All of this has bombarded me with a huge amount of sadness and what seems like an infinite amount of fear. Tanner's six. Only six. It's not fair. He's too good and kind and patient to have to suffer with this. What if he doesn't respond to treatment? A lot of people don't. What if it mutates? It so easily can. This is my son. Nothing could have prepared me for this. 

But as I've watched my sweet son endure this already and as I've offered up numerous prayers to heaven, I've learned a couple of things.

God is always listening. He weeps when we weep and He lifts our wounded hearts. He knows what course through this life is best for Tanner and He knows which course is best for me and my family. He sends us that way. And we have two choices. We can rise up or we can fall. I think our Father in Heaven stands there, holding His breath on occasion, while we decide if we're going to rise up and lean on Him. This family will follow Him. We will trust Him to take us down whatever road will ultimately lead us back to Him . . . regardless of how bumpy and hard that road.

I've also learned that something as simple as a good attitude eases burdens. It sounds simplistic and dumb, I know, but it's the truth. I was with Tanner for his biopsy. They numbed him and then cut a chunk out of his arm and stitched him up. Tanner thought it was the coolest thing ever and didn't even flinch. He'd "never seen so much blood coming out of a real person!" (apparently different than the puddles he'd seen coming out of fake people??) A few days later, Hunter hit Tanner's arm and busted one of the stitches. "Oh great. Now I only have one stitch, thanks to Hunter. At least it's not bleeding!" Oh sure, hey, and it's only one more scar to add to the dozens you're already going to have. Then they cut out the remaining stitch and  pulled it from his arm. He didn't move an inch. The nurse said that little kids normally have to be held down and squirm all over the place. "You've got a tough kid." Yeah, I know it. And his attitude and lightheartedness are going to make this whole thing that much easier. I've been able to smile at medical procedures where I'd prefer to sit in the corner and cry. I'm going to try to be more like Tanner. It'll make it easier on everyone.

Anyway, I guess I didn't exactly say it, but his biopsy was definitive for PLEVA. The disease is on a spectrum and he's testing in the mid-low range, which is a blessing. The doctor also said that his current biopsy showed zero signs of large cell lymphoma. He was extremely excited about that and so was this mother.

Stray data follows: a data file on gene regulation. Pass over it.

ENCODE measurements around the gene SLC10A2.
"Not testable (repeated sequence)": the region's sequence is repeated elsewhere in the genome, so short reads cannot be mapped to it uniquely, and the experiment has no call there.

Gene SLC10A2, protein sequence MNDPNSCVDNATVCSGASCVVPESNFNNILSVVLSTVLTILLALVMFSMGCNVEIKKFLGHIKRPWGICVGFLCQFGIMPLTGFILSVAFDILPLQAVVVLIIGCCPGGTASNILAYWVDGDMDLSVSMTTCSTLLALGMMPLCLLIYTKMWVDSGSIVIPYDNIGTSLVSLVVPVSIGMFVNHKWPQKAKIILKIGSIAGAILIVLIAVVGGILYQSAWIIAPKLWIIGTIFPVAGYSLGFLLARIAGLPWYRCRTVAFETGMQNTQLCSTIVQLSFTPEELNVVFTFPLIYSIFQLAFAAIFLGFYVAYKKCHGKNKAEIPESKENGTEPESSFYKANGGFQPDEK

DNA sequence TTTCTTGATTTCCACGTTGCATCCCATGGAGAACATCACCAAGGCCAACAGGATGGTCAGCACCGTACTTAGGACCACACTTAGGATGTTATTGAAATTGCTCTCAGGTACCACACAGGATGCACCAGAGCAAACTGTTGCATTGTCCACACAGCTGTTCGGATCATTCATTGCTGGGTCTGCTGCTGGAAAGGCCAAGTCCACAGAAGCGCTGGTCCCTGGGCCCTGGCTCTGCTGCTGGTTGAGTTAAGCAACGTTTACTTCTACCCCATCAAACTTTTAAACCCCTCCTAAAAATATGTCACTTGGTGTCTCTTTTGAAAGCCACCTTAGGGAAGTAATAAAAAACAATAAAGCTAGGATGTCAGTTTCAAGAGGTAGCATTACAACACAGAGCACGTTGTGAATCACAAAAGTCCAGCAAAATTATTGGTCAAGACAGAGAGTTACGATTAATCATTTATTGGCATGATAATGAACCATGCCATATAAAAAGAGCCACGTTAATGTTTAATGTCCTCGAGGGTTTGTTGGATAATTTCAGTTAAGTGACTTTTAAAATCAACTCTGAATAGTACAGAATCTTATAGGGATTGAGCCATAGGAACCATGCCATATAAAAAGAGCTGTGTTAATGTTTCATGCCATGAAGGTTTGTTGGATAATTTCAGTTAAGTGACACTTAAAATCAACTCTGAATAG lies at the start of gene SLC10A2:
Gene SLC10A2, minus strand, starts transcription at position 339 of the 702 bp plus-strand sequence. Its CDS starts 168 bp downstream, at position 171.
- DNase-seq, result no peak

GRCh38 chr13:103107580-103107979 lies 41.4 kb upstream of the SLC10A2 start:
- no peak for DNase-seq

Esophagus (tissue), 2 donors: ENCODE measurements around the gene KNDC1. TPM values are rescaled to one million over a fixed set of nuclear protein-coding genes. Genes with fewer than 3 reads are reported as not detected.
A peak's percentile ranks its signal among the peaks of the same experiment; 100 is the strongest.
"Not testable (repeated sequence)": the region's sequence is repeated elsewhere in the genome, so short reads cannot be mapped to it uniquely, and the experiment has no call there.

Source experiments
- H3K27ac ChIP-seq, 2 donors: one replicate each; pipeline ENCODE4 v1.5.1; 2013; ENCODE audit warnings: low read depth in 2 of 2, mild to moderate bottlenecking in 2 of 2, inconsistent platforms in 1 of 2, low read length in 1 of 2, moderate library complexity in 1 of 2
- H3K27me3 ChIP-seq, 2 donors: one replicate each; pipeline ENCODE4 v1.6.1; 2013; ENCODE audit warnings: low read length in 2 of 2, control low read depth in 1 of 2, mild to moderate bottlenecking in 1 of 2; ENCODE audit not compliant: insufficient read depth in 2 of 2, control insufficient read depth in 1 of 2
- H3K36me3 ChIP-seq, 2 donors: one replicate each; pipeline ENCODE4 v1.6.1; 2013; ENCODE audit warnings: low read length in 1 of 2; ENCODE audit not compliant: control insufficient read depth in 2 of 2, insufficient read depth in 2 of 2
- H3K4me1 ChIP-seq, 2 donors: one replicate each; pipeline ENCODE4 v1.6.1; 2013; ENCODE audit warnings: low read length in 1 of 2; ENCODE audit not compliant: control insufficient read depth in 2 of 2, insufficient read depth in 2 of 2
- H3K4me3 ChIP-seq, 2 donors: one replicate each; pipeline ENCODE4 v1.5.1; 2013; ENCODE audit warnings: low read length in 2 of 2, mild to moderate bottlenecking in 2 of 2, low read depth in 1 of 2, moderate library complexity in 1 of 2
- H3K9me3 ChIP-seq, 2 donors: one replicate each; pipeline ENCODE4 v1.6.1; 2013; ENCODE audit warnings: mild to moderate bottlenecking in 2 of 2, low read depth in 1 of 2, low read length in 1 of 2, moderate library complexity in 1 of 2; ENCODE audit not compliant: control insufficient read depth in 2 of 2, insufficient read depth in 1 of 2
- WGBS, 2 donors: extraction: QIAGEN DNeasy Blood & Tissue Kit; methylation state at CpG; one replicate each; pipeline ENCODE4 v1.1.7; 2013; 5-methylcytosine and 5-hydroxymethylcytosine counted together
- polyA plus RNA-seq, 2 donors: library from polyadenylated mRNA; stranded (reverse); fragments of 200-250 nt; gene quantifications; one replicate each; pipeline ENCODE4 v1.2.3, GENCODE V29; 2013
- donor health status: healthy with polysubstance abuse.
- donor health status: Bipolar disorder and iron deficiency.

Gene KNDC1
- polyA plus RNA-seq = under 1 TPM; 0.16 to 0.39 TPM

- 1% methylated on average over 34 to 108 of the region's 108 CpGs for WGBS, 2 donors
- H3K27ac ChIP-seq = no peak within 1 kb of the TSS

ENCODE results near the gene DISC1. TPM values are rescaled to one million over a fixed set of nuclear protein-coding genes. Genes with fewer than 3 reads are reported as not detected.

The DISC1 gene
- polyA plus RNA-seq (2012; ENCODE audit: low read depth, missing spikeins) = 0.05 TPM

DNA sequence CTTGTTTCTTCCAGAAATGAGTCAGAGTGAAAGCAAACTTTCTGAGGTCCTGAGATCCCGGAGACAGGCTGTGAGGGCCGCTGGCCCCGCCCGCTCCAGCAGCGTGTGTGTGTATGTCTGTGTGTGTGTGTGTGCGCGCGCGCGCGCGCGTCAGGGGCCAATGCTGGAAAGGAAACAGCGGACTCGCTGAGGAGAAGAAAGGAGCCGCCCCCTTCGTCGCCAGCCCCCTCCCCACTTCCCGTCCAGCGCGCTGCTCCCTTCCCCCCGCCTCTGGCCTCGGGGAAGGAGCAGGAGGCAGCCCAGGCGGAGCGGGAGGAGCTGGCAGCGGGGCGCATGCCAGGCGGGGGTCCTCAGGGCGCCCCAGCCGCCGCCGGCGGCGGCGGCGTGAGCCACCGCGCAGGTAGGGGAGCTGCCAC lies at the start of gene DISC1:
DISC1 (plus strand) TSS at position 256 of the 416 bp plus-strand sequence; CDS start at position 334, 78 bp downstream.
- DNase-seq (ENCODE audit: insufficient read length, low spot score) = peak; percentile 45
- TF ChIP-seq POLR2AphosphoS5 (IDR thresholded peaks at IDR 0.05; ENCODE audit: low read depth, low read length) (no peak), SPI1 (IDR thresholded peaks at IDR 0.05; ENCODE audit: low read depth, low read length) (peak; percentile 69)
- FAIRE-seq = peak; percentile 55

So for now we take this one day at a time. We place our hope right where it belongs, but also realize that the will of God supersedes all else. And we're good with that. I trust Him infinitely. And hey, I'm going to do my best to not blow up like a balloon while I'm at it (thank you, baby). In all of my previous pregnancies I've gained 50-55 pounds. I'm shooting for 45 this time since I'm all about a positive attitude and optimism these days.

4 thoughts on “A Husband, 4 1/2 Kids, 2 Dogs, and a Rare Autoimmune Disease

  1. Dennis Waller

    BriAnne: As a friend of your parents, I have watched you grow and mature in amazing fashion. I am old enough to be your grandfather and very selective in what I read. My career has been around writing and I admit you brought me to tears with this posting. But what I feel is not so much sadness but of joy for the wisdom, love and talent Heavenly Father has given you. Though I do not belong to your faith, I can see God working with and through you and your family. Like your dear parents, Heavenly Father is actually blessing you - and us - through your sharing or trial, tribulation and laughter. May God bless you always.

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  2. As a mother of a child with an "extremely rare, could end up being fatal, will definitely make him look weird" condition, my heart goes out to you. I can say, with time I have come to a point of acceptance and an attitude of being grateful for whatever time we have with all of our children. Any one could get hit by a bus tomorrow. We can't dwell on that. Call me any time if you want to unload the burden of the "what-ifs". I understand!

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  3. finkjess

    I too have a kid with a 1 in 1000 condition, but I'm so grateful that medical technology is advanced enough to be able to diagnose her and help me know what to watch for so we can treat her. Like your son, there's no cure for her condition and it can only be managed. It's scary and sometimes depressing knowing what lies in wait for her, but it's so much better to face it armed with the knowledge of what my options are. Hang in there.